The Blacksmiths of Foxhole

 

Blacksmith’s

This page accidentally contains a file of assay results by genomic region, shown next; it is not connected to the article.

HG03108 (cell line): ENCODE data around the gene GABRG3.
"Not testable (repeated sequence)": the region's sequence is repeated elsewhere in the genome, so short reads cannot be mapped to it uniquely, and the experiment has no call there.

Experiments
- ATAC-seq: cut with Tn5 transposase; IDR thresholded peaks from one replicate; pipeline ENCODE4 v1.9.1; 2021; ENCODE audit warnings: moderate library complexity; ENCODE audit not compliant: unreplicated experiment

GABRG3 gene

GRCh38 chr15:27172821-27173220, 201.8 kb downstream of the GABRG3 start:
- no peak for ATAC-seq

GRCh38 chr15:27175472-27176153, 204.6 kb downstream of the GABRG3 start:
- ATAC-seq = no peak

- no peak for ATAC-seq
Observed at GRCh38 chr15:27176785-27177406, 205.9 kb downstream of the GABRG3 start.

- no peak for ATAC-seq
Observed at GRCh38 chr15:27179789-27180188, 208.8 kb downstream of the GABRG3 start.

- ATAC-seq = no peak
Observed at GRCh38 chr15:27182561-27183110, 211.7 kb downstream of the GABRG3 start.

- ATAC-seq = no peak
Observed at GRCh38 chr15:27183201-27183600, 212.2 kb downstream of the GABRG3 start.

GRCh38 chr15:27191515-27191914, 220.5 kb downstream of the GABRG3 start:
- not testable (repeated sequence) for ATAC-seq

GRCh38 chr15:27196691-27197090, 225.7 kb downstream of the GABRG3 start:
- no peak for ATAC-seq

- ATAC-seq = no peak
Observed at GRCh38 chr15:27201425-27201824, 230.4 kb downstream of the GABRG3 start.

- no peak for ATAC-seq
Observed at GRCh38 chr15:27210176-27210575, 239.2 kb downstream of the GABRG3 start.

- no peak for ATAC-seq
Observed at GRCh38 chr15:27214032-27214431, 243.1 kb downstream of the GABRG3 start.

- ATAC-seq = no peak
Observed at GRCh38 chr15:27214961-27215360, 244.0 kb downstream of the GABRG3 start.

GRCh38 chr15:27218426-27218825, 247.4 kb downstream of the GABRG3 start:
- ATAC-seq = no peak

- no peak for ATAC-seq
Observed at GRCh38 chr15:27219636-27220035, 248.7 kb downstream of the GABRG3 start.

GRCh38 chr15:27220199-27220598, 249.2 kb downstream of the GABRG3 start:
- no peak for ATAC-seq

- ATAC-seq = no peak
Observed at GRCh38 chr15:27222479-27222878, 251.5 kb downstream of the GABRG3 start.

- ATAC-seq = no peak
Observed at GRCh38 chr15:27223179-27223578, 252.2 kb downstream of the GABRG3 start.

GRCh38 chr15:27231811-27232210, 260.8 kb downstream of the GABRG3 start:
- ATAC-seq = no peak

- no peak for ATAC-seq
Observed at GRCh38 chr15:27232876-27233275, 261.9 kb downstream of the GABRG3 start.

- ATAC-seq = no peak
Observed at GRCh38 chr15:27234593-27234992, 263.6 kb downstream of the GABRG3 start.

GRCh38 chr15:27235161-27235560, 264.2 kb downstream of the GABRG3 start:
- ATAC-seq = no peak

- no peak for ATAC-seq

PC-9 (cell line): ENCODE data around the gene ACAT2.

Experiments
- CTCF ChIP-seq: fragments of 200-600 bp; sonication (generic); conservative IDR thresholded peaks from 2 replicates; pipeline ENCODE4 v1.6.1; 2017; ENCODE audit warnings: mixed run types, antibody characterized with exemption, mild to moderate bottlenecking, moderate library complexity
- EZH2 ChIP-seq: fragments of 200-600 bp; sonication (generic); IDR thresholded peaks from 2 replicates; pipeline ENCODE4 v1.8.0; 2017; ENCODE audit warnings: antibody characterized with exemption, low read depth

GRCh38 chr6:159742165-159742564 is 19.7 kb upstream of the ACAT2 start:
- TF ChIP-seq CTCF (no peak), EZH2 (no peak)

At the back of the Adulam chapel was a place called ‘Lydraw’, of about twenty houses, there was a blacksmith’s, and Wheelwright’s shop, and worked by a Mr. Jackett and his two sons. What a busy place in the shop, two blacksmiths, Jackett and his son, making and shoeing horses, the wheelwrights making carts, very heavy type for the haulage of coal from the pits to the works and for quarry work, which had to be very strong, they worked long hours, you would never pass without seeing about six horses outside waiting to be shod, and the price at that time was three & six to four shillings for the very heavy horses, three shillings for ponies etc. I have a vivid memory of Jacketts son shoeing a horse belonging to Messrs. Beddoes the colliery owners, a big cart horse, hauling coal from the yard to the works. Most amazing, he was driven by a very little man, who was once a jockey they called him Harry ‘bach’. This horse was the most bad tempered animal I ever saw, and the performance started as soon as he entered the smithy. Nothing would sooth him Harry coaxing him and the smith trying to get his leg up to take the old shoes off. He was vicious he would let out a kick if it caught the smith it would have killed him. Now a twitch would be put on his lip, this was a spoke of a wheel with a hole in the end with a piece of leather like a loop. After getting this loop on his lip you would twist it, which caused the animal pain and thrusting his head up. It would give the smith a chance to get his leg on his hip, to fit the new shoe on, whilst in a stooping position getting on with the job, he would let out a vicious kick and the smith would be on the floor. He would get up and try again, this would go on for at least an hour. The two smiths now doing their best to him, when he was finished with the new set they were completely exhausted and would have a sit down outside, this performance would start again in about three weeks to a month, that was the usual time a set of shoes would last. I often asked the smith why he did not refuse to shoe him. He made the remark, no horse born would be brought to his smithy and go out unshod. If any tradesman earned his wages Jacketts did.